Partly because she wants her online purchases of books and products delivered swiftly and free, and partly because she wants to follow-up on friends' and colleagues' suggestions of shows to watch on Amazon Prime's streaming television service, a reader we're calling "Sally" has decided to sign up for Amazon Prime. Colleagues at the large university where Sally works regularly chat up one another about their latest weekend binge-watching activity, and Sally finds some of their entertainment choices intriguing enough to want to get in on the binge.
Given that she already pays for cable service, internet service, a Hulu subscription, and a Netflix subscription, Sally wasn't crazy about the $119 per year fee to join Amazon Prime. But a colleague who works with her told her that the price for college students with an .edu email address is only $59 a year, plus students can get a six-month free trial, before the annual fee kicks in.
Everyone who works at the university has an .edu address, even if they are not students. One of the perks of working at the university is the ability to take one course every semester for a nominal fee, or, if you've been working there as long as Sally, for free.
"I've tried to take a course every semester," Sally writes. "So technically, I guess this makes me a student." But she acknowledges that the reason she has the required .edu email address is because she's an employee of the university, not because she's a student.
Sally wants to know if it would be wrong for her to sign up for the student rate on Amazon Prime even if she is not a full-time student.
It's certainly worth a shot. If Amazon's intention is to give those taking college courses a break on the price, then taking even one course a semester seems to fit the criteria. Some students go to college part-time, so Sally's level of engagement with college might not be all that different from many other college students.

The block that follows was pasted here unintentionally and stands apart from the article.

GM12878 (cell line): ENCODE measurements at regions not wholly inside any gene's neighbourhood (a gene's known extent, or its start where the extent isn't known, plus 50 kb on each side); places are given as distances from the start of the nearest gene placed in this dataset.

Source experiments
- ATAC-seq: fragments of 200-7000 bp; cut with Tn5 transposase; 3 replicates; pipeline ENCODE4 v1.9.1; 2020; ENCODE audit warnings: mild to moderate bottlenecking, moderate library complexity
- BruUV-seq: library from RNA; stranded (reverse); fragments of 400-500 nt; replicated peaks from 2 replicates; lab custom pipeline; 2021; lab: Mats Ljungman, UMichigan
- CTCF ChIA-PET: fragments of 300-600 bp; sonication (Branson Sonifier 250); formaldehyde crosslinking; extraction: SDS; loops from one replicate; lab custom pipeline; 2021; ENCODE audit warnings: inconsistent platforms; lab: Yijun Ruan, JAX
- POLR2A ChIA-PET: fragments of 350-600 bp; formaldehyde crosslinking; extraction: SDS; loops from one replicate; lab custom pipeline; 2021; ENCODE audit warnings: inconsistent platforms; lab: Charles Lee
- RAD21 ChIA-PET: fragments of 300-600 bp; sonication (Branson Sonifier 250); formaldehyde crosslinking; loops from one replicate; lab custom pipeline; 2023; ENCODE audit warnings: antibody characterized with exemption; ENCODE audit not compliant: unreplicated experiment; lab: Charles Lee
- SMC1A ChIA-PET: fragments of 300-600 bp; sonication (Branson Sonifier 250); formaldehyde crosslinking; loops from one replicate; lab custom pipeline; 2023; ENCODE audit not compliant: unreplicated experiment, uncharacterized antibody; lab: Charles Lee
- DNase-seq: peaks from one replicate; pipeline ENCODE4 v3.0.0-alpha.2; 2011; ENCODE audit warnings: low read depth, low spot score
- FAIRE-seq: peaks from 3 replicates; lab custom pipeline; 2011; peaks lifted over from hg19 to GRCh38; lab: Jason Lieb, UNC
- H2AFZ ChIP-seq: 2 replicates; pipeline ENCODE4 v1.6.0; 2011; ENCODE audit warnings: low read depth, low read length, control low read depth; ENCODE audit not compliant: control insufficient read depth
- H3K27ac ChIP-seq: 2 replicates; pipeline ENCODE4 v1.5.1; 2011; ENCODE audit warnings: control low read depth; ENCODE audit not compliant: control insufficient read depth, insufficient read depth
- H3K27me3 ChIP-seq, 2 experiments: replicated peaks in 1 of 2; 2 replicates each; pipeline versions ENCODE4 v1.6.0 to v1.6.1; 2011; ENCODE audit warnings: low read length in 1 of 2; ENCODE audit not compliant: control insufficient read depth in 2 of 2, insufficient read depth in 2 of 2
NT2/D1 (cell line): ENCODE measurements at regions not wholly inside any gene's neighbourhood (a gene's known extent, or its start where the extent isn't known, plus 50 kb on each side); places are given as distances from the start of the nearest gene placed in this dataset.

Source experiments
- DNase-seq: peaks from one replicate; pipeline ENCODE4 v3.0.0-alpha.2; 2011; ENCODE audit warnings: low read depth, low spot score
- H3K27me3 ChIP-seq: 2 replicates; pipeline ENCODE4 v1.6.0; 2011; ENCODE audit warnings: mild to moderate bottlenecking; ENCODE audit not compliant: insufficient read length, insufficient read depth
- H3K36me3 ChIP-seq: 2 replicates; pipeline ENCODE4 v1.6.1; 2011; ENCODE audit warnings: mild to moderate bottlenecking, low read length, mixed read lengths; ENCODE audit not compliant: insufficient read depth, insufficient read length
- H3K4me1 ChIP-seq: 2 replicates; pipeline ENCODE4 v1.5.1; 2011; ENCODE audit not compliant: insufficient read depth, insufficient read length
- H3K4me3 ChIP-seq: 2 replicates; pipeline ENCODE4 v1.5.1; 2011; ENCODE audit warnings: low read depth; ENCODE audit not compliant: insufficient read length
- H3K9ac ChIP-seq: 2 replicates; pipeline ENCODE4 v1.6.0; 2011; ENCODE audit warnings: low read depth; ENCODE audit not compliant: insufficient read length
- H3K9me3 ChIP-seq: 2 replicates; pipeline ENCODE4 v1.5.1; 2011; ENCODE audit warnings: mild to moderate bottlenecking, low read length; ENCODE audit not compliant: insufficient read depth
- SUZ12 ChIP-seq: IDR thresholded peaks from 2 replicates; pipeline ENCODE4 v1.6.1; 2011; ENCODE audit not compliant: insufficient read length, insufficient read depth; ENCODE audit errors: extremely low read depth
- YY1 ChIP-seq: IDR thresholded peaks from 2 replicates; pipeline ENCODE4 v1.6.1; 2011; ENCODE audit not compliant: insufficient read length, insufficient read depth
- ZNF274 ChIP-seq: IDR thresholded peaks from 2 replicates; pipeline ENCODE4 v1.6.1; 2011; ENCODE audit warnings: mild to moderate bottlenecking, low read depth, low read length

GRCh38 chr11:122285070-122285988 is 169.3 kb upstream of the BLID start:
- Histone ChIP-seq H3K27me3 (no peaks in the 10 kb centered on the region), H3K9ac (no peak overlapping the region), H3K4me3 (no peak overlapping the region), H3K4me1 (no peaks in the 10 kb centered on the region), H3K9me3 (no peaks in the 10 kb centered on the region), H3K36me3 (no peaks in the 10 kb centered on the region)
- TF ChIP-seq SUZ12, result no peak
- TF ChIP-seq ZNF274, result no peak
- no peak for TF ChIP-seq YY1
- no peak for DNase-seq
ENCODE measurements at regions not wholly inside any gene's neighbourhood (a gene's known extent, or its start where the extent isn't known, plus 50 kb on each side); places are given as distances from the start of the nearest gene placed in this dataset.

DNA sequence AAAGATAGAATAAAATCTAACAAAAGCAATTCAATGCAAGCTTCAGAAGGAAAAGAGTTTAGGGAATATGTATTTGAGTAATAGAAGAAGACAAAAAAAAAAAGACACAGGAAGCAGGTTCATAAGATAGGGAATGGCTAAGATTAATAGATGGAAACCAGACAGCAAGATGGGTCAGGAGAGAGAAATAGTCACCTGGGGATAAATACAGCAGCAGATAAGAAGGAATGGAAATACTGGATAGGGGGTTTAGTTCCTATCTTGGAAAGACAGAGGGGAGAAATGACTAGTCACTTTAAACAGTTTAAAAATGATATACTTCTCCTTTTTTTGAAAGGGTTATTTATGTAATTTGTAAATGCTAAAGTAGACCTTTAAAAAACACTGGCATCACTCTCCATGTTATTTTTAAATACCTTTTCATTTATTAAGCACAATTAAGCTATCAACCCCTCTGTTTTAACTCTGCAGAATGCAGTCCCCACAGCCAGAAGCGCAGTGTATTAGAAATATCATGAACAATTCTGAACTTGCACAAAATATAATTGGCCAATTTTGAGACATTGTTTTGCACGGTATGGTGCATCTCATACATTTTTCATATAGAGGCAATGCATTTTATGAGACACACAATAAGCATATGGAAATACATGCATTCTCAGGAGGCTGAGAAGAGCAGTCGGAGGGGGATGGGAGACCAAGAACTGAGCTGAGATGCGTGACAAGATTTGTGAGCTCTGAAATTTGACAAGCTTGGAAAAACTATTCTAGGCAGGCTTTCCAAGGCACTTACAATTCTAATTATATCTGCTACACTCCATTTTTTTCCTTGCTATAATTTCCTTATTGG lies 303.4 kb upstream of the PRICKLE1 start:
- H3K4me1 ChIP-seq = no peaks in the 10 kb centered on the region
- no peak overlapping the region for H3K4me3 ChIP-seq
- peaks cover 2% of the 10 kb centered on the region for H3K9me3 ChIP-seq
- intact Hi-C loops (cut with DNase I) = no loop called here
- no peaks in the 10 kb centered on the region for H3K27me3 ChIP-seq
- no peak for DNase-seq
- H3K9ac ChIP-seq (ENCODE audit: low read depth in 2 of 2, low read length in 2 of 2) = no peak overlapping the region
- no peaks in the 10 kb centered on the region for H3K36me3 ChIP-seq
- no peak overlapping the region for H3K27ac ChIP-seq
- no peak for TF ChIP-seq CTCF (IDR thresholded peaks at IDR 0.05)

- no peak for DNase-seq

"I'm not sure if it's something I want to keep," she writes, "so the six-month trial is really attractive."
If Sally wants to try out the service, the right thing for her to do is to go to the online signup page and begin the process of signing on for the six-month trial. As she fills out the application to join, she might find that some questions posed make it clear that she is not eligible for the college discount. But if she finds that she is able to fill out the form successfully, providing all the information asked for, then she should rest easy with her decision to join her friends and colleagues who get free two-day shipping on purchases and access to however much programming Amazon Prime offers.
Of course, given that Sally already has cable television, Hulu, and Netflix, she might find that adding yet another streaming television service to her life finally pushes her over the edge on entertainment. But that's a different conundrum for another day.
Jeffrey L. Seglin, author of The Simple Art of Business Etiquette: How to Rise to the Top by Playing Nice, is a senior lecturer in public policy and director of the communications program at Harvard's Kennedy School. He is also the administrator of www.jeffreyseglin.com, a blog focused on ethical issues.
Do you have ethical questions that you need answered? Send them to email@example.com.
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(c) 2018 JEFFREY L. SEGLIN. DISTRIBUTED BY TRIBUNE CONTENT AGENCY, LLC.
some regulation on management seems like that
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